Temptation Island (Joey Gosiengfiao, 1981)
Joey Gosiengfiao's cult classic Temptation Island has often been compared by local critics to the Pedro Almodova's early works. The comparisons maybe due to the fact that Temptation Island is a bizarre and absurd sexual romp where genre elements merge into a hodgepodge that is surprisingly effective and hilarious. Temptation Island is pure unadulterated fun. Even with all its technical faults, one can sense that what may be regarded as a cinematic hiccup by the uninformed critic is actually something more, a delightful embellishment to the film's inherent camp.
The story is simple. Four girls, each for their own reasons and aspirations, join a beauty pageant where they are observed while socializing in a cruise ship to determine who among the contestants are deserving of the beauty title. The ship bursts into flame, forcing everyone to abandon ship. The four girls, a gay millionaire, one of the contestant's maid, and two men are then marooned in a desert island where social and sexual politics are prime, and erotic energies, class struggles, and personalities whirlwind while all of them are satisfying that animalistic need to simply survive.
As mentioned above, the haphazard execution of the film has added a rustic, if not entirely humorous, dimension into the already absurd scenario. The production cannot afford a real ship to burn and sink; in fact, the budget cannot even make room for decent special effects. Instead, flames are cut and then superimposed into the windows of the cruise, as the delegates jump for their dear lives. The other sets are much more ingeniously crafted. A paper mache giant fried chicken turn into an opportunity for the lady survivors to pose and flirt amidst the lifeless desert. Gosiengfiao achieves perfection despite the restraints of low-budget studio filmmaking. Exploitation, social commentary, and escapist entertainment mix in what seems like a senseless romp, but in time, has been discovered to be one of the real gems of Philippine mainstream cinema.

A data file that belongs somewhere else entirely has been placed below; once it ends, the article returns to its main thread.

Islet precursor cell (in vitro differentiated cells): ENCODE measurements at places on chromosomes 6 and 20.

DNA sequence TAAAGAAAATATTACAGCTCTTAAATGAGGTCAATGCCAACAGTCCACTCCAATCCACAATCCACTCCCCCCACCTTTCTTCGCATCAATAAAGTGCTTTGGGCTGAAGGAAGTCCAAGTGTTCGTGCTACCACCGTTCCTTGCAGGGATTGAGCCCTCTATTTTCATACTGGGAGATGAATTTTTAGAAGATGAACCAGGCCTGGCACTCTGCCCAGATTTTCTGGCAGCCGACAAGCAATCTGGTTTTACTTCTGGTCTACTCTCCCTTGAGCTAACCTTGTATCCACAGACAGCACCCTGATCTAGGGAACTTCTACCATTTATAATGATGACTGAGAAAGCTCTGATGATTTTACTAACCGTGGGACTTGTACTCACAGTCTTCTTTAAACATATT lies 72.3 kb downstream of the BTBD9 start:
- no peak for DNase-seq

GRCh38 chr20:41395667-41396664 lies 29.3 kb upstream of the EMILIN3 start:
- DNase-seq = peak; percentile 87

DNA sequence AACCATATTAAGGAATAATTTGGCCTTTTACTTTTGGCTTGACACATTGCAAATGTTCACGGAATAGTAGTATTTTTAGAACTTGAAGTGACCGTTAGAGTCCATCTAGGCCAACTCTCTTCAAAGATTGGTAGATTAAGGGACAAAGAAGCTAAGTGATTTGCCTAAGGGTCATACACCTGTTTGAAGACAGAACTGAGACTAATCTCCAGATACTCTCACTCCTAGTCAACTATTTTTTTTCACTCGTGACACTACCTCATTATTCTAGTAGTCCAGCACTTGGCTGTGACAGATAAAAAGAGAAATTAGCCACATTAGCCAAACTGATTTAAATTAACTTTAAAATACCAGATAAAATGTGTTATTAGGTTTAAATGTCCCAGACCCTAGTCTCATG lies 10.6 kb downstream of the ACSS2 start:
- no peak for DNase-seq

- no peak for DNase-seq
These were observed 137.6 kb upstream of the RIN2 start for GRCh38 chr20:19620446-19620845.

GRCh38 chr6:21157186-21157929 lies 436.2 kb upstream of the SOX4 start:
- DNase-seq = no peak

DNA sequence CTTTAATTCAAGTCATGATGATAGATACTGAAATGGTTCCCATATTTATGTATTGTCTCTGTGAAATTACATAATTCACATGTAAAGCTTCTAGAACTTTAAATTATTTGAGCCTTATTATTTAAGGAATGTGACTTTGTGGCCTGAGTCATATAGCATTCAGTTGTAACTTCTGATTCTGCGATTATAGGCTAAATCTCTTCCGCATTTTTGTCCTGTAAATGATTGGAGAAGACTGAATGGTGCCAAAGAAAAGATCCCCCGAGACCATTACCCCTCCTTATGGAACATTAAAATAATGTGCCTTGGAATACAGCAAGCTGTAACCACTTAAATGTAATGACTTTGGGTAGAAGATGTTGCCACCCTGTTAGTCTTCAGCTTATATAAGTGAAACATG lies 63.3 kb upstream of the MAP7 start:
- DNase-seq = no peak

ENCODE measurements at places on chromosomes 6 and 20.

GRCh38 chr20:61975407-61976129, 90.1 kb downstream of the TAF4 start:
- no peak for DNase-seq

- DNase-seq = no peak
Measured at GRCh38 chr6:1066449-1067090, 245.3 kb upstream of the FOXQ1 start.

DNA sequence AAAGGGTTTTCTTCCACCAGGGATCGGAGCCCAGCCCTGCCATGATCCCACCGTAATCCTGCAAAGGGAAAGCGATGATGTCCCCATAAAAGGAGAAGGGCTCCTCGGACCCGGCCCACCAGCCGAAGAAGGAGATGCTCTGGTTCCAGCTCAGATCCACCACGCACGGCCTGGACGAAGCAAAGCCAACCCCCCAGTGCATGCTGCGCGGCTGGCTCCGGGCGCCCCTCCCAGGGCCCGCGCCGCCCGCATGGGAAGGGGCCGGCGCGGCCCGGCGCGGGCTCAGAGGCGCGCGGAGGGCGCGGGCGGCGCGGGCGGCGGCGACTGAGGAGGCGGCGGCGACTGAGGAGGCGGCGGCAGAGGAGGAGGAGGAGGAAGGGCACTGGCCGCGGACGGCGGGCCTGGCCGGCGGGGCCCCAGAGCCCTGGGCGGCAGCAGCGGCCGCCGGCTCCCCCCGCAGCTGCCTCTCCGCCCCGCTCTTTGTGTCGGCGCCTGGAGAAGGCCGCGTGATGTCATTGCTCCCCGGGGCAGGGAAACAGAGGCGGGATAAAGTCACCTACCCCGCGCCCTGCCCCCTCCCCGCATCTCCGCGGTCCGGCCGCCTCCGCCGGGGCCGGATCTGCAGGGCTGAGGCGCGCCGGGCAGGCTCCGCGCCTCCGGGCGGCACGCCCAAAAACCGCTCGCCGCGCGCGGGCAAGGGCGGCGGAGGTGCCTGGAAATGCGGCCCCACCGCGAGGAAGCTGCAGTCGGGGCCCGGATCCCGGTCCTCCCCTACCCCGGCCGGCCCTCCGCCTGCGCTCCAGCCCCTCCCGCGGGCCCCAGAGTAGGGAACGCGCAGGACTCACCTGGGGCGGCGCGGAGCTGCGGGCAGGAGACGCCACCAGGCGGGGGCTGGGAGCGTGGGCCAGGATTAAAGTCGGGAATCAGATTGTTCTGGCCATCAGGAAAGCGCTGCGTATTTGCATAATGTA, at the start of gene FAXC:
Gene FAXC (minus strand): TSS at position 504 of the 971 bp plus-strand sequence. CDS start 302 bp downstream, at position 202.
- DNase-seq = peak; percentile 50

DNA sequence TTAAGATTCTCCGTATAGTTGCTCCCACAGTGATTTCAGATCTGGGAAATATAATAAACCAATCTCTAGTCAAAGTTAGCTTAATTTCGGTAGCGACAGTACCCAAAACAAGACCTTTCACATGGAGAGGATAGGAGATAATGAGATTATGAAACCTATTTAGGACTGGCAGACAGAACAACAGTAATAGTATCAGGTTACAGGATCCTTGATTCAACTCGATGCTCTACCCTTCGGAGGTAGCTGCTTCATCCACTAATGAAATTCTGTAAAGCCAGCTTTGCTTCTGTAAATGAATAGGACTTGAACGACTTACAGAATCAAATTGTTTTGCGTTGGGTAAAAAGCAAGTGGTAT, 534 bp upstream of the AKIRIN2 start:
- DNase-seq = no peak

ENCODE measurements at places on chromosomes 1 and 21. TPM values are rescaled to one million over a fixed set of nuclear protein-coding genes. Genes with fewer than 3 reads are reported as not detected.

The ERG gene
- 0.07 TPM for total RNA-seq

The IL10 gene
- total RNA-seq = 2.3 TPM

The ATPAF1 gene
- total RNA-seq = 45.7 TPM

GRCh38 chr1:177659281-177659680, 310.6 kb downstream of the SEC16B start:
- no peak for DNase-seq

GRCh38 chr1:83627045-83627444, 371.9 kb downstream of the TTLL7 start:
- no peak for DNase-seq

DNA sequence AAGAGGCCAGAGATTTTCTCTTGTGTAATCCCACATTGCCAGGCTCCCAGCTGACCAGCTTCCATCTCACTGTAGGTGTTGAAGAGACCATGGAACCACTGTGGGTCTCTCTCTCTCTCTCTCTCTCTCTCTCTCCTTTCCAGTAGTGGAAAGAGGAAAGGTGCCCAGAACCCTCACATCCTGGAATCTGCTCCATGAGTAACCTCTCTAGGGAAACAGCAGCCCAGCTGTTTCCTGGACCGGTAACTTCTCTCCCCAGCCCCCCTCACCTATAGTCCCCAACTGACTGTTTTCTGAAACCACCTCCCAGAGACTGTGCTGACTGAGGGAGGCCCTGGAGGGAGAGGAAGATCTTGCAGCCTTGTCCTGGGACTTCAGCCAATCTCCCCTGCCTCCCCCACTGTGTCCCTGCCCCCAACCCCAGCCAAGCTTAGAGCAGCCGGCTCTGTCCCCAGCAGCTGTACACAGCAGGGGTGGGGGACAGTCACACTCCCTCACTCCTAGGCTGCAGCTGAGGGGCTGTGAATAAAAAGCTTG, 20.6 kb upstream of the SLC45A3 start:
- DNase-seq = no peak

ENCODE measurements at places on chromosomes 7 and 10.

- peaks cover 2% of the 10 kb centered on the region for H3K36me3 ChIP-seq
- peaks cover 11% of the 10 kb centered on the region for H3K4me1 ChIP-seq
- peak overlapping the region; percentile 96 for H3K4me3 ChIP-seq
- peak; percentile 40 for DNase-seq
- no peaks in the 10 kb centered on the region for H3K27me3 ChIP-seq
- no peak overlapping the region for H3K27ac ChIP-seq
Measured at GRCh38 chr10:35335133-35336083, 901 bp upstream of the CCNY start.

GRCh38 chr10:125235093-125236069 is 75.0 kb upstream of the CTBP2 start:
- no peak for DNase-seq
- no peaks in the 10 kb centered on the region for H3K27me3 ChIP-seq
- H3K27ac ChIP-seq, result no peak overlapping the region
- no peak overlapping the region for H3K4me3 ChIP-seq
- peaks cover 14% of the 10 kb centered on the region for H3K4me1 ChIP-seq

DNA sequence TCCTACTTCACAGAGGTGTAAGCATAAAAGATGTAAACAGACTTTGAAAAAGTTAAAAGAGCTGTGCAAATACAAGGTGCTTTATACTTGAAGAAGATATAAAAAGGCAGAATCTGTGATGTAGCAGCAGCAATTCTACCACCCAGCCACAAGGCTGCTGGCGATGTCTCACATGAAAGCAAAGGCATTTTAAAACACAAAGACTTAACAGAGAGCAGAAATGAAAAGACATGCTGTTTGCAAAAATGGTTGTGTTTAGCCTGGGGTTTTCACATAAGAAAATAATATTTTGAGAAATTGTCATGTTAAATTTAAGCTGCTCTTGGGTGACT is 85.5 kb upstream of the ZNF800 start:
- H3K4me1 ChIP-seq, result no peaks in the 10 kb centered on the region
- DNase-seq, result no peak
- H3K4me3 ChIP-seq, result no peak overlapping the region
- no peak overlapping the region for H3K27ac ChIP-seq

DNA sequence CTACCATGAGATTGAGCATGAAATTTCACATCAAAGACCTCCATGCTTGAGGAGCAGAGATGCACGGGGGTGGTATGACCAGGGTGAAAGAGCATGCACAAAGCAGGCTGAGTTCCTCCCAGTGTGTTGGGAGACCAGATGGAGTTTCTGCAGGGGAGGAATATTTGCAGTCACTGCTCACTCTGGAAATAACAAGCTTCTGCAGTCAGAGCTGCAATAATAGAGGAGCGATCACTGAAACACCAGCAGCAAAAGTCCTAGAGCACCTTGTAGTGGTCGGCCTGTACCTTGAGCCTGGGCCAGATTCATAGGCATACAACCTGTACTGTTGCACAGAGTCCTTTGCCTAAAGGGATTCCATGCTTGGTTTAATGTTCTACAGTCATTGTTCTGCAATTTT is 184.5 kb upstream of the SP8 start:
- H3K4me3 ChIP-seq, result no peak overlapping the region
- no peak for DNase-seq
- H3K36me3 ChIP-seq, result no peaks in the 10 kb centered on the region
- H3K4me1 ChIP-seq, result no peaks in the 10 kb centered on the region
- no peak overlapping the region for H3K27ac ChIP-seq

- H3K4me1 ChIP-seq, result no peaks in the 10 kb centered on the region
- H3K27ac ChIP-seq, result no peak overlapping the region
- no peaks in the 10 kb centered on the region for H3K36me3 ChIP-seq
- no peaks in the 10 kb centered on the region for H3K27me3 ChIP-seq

One can just watch the film and enjoy the fact that everything happening onscreen is utterly ridiculous. The helicopter spreading flyers for the upcoming beauty pageant, the disdain between social climbing aspirant and the impossibly rich spoiled brat, the romance angle between one of the virginal ladies and her love partner, these elements meld to form a coherent but essentially playful mix of the absurd and the more glaring social anomalies of its period. Gosiengfiao then injects homosexual politics in the map, with the character of millionaire pageant director whose object of admiration, his hunky laborer-turned-life partner, has become infatuated with one of the pageant competitors. The gay man's tale is tragic, alluding to a life that seems disposable in a culture that idolizes female beauty.
The gay man's life might have ended in tragedy, but Gosiengfiao imposes that his demise be draped in the same absurd air that pervades the picture. The survivors consider the gay man's suicide as an act of generosity, cooks the meat from his corpse so that they may survive. Minutes later, they are rescued. While the gay man's suicide was converted into a selfless sacrifice, this sacrifice was then converted into an unnecessary act of depravity, where human eat fellow human only to learn that had they waited a few more minutes, they would not have inflicted upon themselves that act of cannibalism. History has trained humanity for civilized comforts to the point that society has become an instrument for wastage. Gosiengfiao ends his masterpiece with this candid observation, which would probably be drowned by the endless laughter that precedes and proceeds from this realization.